11 21 32 41 51 62 71 81

x

xxxxxxx

4

Lingo 17658 2352 1452

,,,,,,,,

11 21 31 41 51 61 72 82 92

x

xxxxxxxx

MATLAB 3.02 2125 1261

,,,,,,,,

11 22 32 41 51 62 71 81 92

x

xxxxxxxx

5

ICEIS 2008 - International Conference on Enterprise Information Systems

266

7 CONCLUSIONS

In this paper by the means of six sigma strategy, a

non-linear mathematical model for machine

partitioning in TAGV systems is considered with

bi-objectives that are minimizing the material flow

intra & inter-loops and minimization of maximum

amount of inter cell flow. Regarding to the NP-hard

complexity of the problem, ant colony meta-

heuristic method is applied. Then in different test

problems the computational time and the objective

functions value of ant method is being compared

with traditional methods.

REFERENCES

Asef-Vaziri, A., Dessouky, M., Sriskandarajah, C., 2001.

A loop material flow system design for automated

guided vehicles. Int. J. Flex. Manuf. Sys. 13, 33–48.

Asef-Vaziri, A. Laporte, G. Sriskandarajah, C., 2005. The

block layout shortest loop design problem. IIE Trans.

32, 724–734.

Banerjee, P., Zhou, Y., 1995. Facilities layout design

optimization with single loop material flow path

configuration. Int. J. Prod. Res. 33, 183–203.

Barad, M., Sinriech, D., 1998. A Petri net model for the

operational design and analysis of segmented flow

topology (SFT) AGV system. Int. J. Prod. Res. 36,

1401–1426.

Bozer, Y.A., Srinivasan, M.M., 1991. Tandem

configuration for automated guided vehicle systems

and the analysis of single vehicle loops. IIE Trans. 23,

72–82.

Bozer, Y.A., Srinivasan, M.M., 1992. Tandem AGV

systems: a partitioning algorithm and performance

comparison with conventional AGV systems. Eur. J.

Operat. Res. 63, 173–191.

Chhajed, D., Montreuil, B., Lowe, T., 1992.Flow network

design for manufacturing systems layout. Eur. J.

Operat. Res. 57 - 145–161.

Farahani, R.Z., Tari, F.G., 2001. Optimal flow path

designing of unidirectional AGV systems. Int. J. Eng.

Sci. 12 , 31–44.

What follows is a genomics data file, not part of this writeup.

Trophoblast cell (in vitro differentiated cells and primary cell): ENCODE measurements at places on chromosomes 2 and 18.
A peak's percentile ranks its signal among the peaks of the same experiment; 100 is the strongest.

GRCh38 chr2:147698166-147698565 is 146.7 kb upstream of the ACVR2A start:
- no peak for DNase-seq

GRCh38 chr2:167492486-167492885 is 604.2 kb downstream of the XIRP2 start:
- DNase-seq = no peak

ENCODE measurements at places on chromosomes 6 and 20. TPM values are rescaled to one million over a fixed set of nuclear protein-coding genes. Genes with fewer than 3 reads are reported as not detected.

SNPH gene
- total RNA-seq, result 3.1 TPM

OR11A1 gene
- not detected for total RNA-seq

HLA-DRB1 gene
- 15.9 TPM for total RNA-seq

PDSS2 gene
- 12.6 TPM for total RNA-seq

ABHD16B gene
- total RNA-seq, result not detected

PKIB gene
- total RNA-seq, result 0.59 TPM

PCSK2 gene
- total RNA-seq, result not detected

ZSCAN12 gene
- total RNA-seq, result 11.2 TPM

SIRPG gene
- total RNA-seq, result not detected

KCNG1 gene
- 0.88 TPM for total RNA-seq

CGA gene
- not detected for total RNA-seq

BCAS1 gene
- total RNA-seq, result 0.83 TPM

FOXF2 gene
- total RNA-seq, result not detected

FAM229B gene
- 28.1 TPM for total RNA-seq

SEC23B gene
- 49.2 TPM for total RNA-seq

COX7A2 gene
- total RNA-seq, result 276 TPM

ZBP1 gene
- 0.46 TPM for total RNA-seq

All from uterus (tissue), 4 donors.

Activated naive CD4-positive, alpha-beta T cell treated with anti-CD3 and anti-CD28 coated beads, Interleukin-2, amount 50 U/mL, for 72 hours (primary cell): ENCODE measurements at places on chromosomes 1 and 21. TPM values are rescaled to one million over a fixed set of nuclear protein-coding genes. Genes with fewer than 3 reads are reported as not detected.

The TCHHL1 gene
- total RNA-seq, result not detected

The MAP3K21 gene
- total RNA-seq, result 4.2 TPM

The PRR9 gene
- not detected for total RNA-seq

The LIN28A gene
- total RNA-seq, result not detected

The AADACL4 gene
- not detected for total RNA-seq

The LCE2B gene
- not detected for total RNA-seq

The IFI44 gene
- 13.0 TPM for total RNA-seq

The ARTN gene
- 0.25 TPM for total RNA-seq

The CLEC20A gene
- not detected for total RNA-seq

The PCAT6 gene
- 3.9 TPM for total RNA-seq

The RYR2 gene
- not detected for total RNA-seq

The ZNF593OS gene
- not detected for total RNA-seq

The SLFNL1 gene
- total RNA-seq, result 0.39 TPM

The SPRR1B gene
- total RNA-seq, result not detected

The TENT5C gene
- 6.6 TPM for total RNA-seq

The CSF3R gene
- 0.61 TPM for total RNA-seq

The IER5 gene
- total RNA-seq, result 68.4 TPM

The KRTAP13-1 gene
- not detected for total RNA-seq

Farahani, R.Z., Tari, F.G., 2002. A branch and bound

method for finding flow-path designing of AGV

systems. IIE Trans. 15 , 81–90.

Farahani, R.Z., Laporte, G., Sharifyazdi, M., 2005 A

practical exact algorithm for the shortest loop design

problem in a block layout. Int. J.Prod. Res. 43, 1879–

1887.

Gaskin, R.J., Tanchoco, J.M.A., 1987. Flow path design

for automated guided vehicle system. Int. J. Prod. Res.

25, 667–676.

Gaskin, R.J., Tanchoco, J.M.A., Taghaboni, F., 1989.

Virtual flow paths for free ranging automated guided

vehicle systems. Int. J. Prod. Res. 27, 91–100.

Hillier, F.S., Lieberman, G.J., 2005. McGraw-Hill

International Edition, Eight edition. Operations

Research.

Kaspi, M., Tanchoco, J.M.A., 1990. Optimal flow path

design of unidirectional AGV systems. Int. J. Prod.

Res. 28, 1023–1030.

Kaspi, M., Kesselman, U., Tanchoco, J.M.A., 2002.

Optimal solution for the flow path design problem of a

balanced unidirectional AGV system, Int. J. Prod.

Res. 40, 349–401.

Kim, C.W.. Tanchoco, J.M.A., 1991. Conflict-free

shortest-time bi-directional AGV routing. Int. J. Prod.

Res. 29, 2377–2391.

Ko, K.C., Egbelu, P.J., 2003. Unidirectional AGV guide

path network design: a heuristic algorithm. Int. J.

Prod. Res. 41, 2325–2343.

Kouvelis, P., Gutierrez, G.J., Chiang, W.C., 1992.

Heuristic unidirectional flow path design approach for

automated guided vehicle systems. Int. J. Prod. Res.

30, 1327–1351.

Laporte, G., Asef-Vaziri, A., Sriskandarajah, C., 1996.

Some application of the generalized traveling

salesman problem. J. Oper. Res. Soc. 47,1461–1467.

Laporte, G., Farahani, Z.R., 2006. Elnaz Miandoabchi,

Designing an efficient method for tandem AGV

network design problem using tabu search. Applied

Mathematics and Computation.

Lin, J.T., Chang, C.C.K., Liu, W.C., 1194. A load routing

problem in a tandem-configuration automated guided

vehicle system, Int. J. Prod.Res. 32, 411–427.

Rajagopalan, S., Heragu, S.S., Taylor G.D., 2004. A

Lagrangian relaxation approach to solving the

integrated pick-up/drop-off point and AGV flow path

design problem. Appl. Math. Model. 28, 735–750.

Seo, Y., Egbelu, P.J., 1995. Flexible guide path design for

automated guided vehicle systems. Int. J. Prod. Res.

33, 1135–1156.

Sinriech, D., Tanchoco, J.M.A., 1991. Intersection graph

method for AGV flow path design, Int. J. Prod. Res.

29, 1725–1732.

Sinriech, D., Tanchoco, J.M.A., 1993. Solution methods

for the mathematical models of single loop AGV

systems. Int. J. Prod. Res. 31, 705–726.

Sinriech, D., Tanchoco, J.M.A., 1994. SFT – segmented

flow topology, in: J.M.A. Tanchoco (Ed.), Material

Flow System in Manufacturing, Chapter 8. Chapman

and Hall, London, 200–235.

Sinriech, D., Tanchoco, J.M.A., 1995. An introduction to

the segmented flow approach to discrete material flow

systems. Int. J. Prod. Res. 33, 3381–3410.

Sinriech, D., Tanchoco J.M.A., 1997. Design procedures

and implementation of the segmented flow topology

(SFT) for discrete material flow systems. IIE Trans.

29, 323–335.

Sun, X.-C., Tchernev, N., 1996. Impact of empty vehicle

flow on optimal flow path design for unidirectional

AGV systems. Int. J. Prod. Res. 34, 2827–2852.

Tanchoco, J.M.A., Sinriech, D., 1992. OSL – optimal

single loop guide paths for AGVs. Int. J. Prod. Res.

30, 665–681.

Venkataramanan, M.A., Wilson, K.A., 1991. A branch-

and bound algorithm for flow path design of

automated guided vehicle systems. Nav. Res. Logist.

Q. 38, 431–445.

MACHINE GROUPING IN CELLULAR MANUFACTURING SYSTEM USING TANDEM AUTOMATED GUIDED

VEHICLE WITH ACO BASED SIX SIGMA APPROACH

267